Lately, a number of my eMail newsletter readers have been asking me about what books I read. So I thought I talk about one book that has a measurable impact on my life and how you can use its teachings in your business analyst interview.
One of the very first business success books I read was The 7 Habits of Highly Effective People, written by Stephen Covey. Covey’s book would eventually become one of the best selling books of all time (25 million copies sold) and influence people decades later.
Before introducing the habits, the book prepares the readers for a paradigm shift.
Covey explains that there are different perspectives and viewpoints from our own. Two people can see the same thing and yet differ with each other.
I was explaining this to my daughter and she said “like when I see candy I want to eat all of it and you don’t want any daddy?” hmmm, something like that but not entirely 😉
btw I do love candy, I am just workin’ on toning that belly area…for the past 10 years ;P
Once the reader is prepared to accept that people can have different perspectives on the same piece of information – he introduces the seven habits.
Often times as business analysts we go about trying to understand requirements, and come across a piece of information that we believe means the same thing to everyone. Only to later hear them say “oh, I thought you meant this…”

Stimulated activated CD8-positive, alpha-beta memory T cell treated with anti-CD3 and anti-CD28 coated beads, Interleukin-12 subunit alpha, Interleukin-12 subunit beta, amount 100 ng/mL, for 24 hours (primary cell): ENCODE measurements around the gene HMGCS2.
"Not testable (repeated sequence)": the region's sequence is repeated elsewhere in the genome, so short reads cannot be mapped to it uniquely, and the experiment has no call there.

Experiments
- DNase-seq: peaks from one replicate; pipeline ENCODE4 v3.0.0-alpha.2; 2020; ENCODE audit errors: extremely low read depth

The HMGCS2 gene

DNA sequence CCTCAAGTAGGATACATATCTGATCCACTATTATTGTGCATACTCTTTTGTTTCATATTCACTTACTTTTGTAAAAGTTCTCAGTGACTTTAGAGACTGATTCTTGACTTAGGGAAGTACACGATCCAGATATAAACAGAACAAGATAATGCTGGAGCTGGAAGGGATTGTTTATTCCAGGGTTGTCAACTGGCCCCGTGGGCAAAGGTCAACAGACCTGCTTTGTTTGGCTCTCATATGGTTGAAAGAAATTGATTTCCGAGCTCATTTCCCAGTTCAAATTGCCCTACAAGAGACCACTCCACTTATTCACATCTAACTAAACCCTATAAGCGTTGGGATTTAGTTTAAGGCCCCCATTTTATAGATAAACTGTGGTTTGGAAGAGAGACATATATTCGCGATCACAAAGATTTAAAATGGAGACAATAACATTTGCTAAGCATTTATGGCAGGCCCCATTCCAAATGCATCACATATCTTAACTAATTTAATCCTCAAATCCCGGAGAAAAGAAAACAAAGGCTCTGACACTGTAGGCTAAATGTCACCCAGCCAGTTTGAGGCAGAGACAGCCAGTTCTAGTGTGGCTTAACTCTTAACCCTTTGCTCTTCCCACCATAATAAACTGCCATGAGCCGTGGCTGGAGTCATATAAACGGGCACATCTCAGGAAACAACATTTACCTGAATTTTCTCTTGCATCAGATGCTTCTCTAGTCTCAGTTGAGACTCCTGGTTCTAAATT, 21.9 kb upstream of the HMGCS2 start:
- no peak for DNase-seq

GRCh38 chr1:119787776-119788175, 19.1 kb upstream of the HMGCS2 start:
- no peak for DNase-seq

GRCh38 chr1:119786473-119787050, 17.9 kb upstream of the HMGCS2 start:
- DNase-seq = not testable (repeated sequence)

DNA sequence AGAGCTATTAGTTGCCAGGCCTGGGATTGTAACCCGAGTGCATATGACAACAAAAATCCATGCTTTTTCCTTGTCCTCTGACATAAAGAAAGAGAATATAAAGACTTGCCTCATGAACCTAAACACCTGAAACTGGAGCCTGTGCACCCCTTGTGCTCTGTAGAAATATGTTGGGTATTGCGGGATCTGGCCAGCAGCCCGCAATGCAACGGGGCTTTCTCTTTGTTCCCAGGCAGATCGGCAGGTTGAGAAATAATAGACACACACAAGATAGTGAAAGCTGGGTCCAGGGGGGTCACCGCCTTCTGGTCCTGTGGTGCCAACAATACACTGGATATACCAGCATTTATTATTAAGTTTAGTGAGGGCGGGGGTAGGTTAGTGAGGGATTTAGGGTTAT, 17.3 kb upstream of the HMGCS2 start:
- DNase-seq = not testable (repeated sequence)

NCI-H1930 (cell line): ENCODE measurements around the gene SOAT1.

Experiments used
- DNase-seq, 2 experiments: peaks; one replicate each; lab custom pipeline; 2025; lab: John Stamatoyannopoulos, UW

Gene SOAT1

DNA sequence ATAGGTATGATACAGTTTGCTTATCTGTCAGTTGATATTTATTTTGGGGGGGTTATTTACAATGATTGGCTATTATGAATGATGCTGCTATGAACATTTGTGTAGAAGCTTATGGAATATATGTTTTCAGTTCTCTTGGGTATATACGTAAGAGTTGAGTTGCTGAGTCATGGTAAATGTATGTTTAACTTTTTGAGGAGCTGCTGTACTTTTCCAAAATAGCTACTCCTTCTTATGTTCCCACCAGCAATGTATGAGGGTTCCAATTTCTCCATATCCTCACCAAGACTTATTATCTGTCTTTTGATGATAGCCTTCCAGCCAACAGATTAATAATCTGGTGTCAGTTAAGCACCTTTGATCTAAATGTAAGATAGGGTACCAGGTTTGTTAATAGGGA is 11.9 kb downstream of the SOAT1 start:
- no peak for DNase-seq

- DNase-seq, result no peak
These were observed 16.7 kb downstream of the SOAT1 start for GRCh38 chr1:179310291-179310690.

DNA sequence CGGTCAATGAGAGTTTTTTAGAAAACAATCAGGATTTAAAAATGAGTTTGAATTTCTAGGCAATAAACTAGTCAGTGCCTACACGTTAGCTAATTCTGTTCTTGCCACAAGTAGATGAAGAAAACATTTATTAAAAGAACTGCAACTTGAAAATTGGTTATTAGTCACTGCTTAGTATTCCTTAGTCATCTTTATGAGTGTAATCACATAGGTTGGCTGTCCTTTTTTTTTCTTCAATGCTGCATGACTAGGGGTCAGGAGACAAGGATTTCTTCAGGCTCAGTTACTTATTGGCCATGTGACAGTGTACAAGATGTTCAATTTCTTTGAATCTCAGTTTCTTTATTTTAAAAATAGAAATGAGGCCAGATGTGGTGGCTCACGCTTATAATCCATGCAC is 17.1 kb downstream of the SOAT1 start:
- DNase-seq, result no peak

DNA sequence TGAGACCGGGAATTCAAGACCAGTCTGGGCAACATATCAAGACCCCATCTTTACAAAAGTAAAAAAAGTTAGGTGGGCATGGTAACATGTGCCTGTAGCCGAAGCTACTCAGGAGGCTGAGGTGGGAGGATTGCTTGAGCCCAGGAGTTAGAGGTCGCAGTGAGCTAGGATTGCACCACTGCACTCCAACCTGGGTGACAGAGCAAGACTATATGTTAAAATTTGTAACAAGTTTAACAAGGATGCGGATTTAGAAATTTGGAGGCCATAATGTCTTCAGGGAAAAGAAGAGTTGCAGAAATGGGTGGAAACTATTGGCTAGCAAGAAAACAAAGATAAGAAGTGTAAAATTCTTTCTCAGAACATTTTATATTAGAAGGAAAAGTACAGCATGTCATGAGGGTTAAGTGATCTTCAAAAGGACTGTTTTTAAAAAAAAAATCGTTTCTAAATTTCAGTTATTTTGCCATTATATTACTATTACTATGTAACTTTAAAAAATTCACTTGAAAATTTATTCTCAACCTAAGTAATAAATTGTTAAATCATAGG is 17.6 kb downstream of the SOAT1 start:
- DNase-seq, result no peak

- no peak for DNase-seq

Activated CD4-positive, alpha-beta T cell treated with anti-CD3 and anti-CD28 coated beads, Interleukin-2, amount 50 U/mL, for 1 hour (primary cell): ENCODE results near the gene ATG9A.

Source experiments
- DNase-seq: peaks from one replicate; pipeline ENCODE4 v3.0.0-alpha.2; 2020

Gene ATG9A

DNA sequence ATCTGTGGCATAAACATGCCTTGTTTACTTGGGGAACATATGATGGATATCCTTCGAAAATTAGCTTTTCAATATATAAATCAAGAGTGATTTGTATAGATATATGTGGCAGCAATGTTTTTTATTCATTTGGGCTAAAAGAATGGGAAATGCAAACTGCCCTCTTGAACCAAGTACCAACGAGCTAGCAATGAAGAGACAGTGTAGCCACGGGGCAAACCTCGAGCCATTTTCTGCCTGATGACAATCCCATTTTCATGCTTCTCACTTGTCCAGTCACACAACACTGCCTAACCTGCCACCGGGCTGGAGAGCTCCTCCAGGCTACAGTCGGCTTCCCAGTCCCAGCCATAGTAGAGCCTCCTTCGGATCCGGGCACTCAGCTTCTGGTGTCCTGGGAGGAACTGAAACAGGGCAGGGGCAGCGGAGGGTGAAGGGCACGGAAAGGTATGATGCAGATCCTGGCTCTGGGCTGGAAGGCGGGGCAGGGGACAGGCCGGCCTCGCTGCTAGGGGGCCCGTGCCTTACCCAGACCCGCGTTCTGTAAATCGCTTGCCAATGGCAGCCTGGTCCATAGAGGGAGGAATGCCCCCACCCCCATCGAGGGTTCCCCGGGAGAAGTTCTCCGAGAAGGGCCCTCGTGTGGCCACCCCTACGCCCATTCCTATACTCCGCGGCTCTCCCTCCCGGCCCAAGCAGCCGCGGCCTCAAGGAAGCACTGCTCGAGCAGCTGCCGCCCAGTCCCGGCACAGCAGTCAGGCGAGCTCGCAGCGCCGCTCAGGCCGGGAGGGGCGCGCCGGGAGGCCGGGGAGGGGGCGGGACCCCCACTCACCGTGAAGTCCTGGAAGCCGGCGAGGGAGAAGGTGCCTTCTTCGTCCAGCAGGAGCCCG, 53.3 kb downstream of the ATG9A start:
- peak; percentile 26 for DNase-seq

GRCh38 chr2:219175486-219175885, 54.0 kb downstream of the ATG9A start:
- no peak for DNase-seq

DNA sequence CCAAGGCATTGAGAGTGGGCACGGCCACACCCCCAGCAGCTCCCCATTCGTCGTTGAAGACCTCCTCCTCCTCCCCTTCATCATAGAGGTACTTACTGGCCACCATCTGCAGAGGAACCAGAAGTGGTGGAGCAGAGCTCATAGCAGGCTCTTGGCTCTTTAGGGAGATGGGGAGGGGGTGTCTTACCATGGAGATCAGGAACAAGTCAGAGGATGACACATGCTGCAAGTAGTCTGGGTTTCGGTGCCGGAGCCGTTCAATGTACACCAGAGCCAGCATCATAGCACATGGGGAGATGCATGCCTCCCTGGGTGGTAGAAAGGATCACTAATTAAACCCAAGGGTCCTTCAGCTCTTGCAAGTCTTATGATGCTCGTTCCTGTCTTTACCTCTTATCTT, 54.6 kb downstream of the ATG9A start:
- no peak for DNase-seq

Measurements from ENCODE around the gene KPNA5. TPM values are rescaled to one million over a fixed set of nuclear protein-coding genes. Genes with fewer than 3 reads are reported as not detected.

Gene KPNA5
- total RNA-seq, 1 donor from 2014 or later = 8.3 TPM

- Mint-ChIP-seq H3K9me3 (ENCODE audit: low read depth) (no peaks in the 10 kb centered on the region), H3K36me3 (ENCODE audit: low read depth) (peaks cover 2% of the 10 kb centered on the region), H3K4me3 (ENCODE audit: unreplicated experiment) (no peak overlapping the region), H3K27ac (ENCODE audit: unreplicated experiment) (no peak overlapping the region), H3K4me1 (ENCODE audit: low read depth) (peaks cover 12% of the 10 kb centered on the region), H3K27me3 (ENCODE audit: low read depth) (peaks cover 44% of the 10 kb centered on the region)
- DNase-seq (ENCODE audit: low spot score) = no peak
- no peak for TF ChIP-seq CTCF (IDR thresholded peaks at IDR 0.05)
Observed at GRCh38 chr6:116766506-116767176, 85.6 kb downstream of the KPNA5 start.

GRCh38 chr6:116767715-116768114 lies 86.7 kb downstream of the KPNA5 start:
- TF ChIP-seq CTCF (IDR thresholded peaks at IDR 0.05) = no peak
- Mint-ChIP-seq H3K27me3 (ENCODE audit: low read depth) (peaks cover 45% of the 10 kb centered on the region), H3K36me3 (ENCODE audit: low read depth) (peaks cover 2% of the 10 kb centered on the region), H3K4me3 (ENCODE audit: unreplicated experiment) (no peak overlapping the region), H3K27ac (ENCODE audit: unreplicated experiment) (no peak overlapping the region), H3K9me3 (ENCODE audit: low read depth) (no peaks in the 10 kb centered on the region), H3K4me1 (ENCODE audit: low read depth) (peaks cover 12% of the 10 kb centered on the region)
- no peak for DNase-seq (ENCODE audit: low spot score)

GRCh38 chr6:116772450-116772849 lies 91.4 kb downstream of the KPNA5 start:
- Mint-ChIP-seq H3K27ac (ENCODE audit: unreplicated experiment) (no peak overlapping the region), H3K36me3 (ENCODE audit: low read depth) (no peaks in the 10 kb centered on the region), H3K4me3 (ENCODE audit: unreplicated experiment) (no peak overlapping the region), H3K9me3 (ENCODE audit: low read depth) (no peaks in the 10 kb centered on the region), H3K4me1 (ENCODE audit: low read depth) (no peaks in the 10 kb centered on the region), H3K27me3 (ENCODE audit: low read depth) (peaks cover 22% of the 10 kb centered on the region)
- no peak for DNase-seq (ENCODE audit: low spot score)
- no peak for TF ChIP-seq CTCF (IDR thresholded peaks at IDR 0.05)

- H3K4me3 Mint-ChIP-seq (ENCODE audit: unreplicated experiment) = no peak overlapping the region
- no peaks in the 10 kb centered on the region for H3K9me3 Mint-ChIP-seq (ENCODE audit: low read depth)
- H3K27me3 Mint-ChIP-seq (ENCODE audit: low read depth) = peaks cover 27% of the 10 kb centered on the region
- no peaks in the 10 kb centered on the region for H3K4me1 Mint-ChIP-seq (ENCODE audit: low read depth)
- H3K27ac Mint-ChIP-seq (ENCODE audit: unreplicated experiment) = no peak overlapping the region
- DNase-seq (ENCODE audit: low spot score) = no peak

The paradigm shift helps you understand that clarity about what the information means is just as important as the information itself.
The lesson here is the next time you come across a piece of information that you *assume means the same thing to everyone.
Take a minute to talk about what it means to each specific person involved. You will be surprised at the different perspectives that will come out of it.
More importantly, in your interview if you don’t understand a question, or assume the interviewer is looking for ATTRIBUTE A but are not sure. Do not hesitate to ask for clarification, I have conducted hundreds of business analyst interviews and there is nothing worse then watching a candidate talk for 10 minutes about something you did not even ask about.
It has taken me 15+ years, and I still have not mastered them all. I find the last habit — Sharpen the Saw (renewal, balance) — an on-going struggle to live by. When I first read the book, I just KNEW that would be the toughest habit for me. It continues to be true.
For life effectiveness, I found habits 1 – 3 timelessly useful.
Habit 1: Be Proactive
Habit 2: Begin with the End in Mind
Habit 3: Put First Things First